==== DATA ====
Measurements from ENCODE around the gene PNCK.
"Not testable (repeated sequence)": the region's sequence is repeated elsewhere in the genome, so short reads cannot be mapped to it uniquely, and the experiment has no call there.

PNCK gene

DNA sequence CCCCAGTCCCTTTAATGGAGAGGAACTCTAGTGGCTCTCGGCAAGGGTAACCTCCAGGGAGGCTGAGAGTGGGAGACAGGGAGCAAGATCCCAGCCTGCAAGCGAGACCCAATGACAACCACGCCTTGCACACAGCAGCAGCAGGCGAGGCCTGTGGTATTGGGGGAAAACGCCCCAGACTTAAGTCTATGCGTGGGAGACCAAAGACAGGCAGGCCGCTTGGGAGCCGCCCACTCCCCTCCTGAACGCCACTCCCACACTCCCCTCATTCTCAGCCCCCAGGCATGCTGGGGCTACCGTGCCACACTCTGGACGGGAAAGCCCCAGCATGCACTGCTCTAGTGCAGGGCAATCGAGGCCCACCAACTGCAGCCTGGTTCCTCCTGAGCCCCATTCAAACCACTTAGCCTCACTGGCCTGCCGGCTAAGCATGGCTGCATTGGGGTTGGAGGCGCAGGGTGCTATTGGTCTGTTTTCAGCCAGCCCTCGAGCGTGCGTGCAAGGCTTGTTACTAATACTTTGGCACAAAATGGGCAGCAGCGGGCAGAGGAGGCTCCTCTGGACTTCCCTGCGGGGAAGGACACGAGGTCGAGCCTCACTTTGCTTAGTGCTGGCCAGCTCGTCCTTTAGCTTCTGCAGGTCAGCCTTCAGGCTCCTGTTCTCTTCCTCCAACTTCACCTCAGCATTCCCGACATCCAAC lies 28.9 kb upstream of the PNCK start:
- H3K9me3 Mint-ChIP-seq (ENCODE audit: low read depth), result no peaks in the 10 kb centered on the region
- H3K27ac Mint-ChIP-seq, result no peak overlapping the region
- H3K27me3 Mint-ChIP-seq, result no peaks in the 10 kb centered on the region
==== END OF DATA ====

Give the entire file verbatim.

Measurements from ENCODE around the gene PNCK.
"Not testable (repeated sequence)": the region's sequence is repeated elsewhere in the genome, so short reads cannot be mapped to it uniquely, and the experiment has no call there.

PNCK gene

DNA sequence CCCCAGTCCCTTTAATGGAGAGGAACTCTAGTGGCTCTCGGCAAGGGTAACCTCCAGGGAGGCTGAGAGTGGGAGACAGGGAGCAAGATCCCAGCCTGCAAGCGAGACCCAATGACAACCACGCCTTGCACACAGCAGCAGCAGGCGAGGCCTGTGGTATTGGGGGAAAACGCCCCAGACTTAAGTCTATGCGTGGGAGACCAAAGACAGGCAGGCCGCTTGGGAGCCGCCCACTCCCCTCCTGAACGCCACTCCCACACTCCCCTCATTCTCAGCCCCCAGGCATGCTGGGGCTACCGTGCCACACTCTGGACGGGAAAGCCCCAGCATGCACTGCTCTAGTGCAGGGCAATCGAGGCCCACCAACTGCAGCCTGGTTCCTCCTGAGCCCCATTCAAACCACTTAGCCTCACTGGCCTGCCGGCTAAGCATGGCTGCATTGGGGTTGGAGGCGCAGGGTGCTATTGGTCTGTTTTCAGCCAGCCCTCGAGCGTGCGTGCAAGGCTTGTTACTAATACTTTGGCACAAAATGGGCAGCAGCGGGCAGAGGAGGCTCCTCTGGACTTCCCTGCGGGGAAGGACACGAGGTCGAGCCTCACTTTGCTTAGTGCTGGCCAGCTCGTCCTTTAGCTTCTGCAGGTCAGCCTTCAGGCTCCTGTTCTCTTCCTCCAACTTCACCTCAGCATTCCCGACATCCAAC lies 28.9 kb upstream of the PNCK start:
- H3K9me3 Mint-ChIP-seq (ENCODE audit: low read depth), result no peaks in the 10 kb centered on the region
- H3K27ac Mint-ChIP-seq, result no peak overlapping the region
- H3K27me3 Mint-ChIP-seq, result no peaks in the 10 kb centered on the region